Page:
Restoration

 

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This 1998 statue, by Ted Aub, depicts the first meeting in 1851 between famed suffragettes, Elizabeth Cady Stanton and Susan B. Anthony, (who were introduced by activist Amelia Bloomer, depicted in the center).

Can you name 20 American historical figures that are women, excluding famous athletes, celebrities, and First Ladies? Most college students cannot, which isn’t surprising given that less than 5% of the content of history textbooks refers to women. On top of that, only 8% of sites listed on the National Register of Historic Places embody underrepresented communities, including women.

The National Women’s Hall of Fame in Seneca Falls, New York aims to change that.... Read More →

The National Trust for Historic Preservation works to save America's historic places. Join us today to help protect the places that matter to you.

Meghan O'Connor

Meghan O'Connor

Meghan O’Connor is the member services assistant at the National Trust. She enjoys learning, writing, and talking about museums, art, architecture, and anything historic.

Life in a Converted Firehouse

Posted on: March 10th, 2015 by Meghan Drueding

 

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Inside David Braly and Mark Montoya's converted firehouse home

Everyone likes the idea of living in a converted something-or-other. An old barn, an industrial loft, a former schoolhouse: With a lot of TLC, all of these building types have the potential to become comfortable, appealing residences.

In Montgomery, Alabama, David Braly and Mark Montoya were up to this task. They lavished attention on a neglected firehouse, turning it into a lovely (and quirky) home that honors both past and present. Photographers Steve Gross and Susan Daley have documented the Braly-Montoya residence in the images that appear in the upcoming Spring issue of Preservation magazine, as well as in the video shown here. Enjoy!

The National Trust for Historic Preservation works to save America's historic places. Join us today to help protect the places that matter to you.

Meghan Drueding

Meghan Drueding

Meghan Drueding is the managing editor of Preservation magazine. She has a weakness for mid-century modern, walkable cities, and coffee table books about architecture and design.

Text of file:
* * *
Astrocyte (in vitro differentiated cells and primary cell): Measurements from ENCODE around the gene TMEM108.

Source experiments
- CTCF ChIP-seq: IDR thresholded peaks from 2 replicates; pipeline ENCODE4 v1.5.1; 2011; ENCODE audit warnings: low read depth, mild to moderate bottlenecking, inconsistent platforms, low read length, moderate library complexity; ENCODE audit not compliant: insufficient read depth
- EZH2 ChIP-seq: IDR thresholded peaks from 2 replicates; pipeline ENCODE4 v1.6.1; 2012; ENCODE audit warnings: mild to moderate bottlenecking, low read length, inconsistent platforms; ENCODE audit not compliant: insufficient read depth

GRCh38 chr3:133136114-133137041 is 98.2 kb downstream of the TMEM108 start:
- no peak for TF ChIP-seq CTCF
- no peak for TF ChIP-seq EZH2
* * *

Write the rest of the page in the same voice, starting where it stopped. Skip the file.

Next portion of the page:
[Historic Bars] Duluth, Minnesota’s Tycoons Alehouse & Eatery

Posted on: January 30th, 2015 by David Weible 2 Comments

 

What's more fun than a historic bar? A historic bar with a theme! And that's exactly what we're featuring in our next installment of historic bars -- establishments with kitschy, unusual, and unique calling cards. Next up: Duluth's Tycoons Alehouse & Eatery.


Tycoon's Alehouse sits in the fully restored 1889 Duluth City Hall.

While its collection of trout streams, mountain bike trails, and ski hills -- not to mention one of the largest bodies of fresh water on the globe -- have made Duluth, Minnesota an outdoorsman's utopia, the city of some 80,000 isn't lacking in history either.

Take its 1889 city hall. ... Read More →

The National Trust for Historic Preservation works to save America's historic places. Join us today to help protect the places that matter to you.

David Weible

David Weible

David Weible is a content specialist for the National Trust, previously with Preservation magazine. He came to D.C. from Cleveland, Ohio, where he wrote for Sailing World and Outside magazines.

Behind the Scenes: Cannon House Office Building Renewal

Posted on: January 26th, 2015 by Geoff Montes 1 Comment

 

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The Cannon House Office Building in Washington, D.C. is undergoing a ten-year restoration.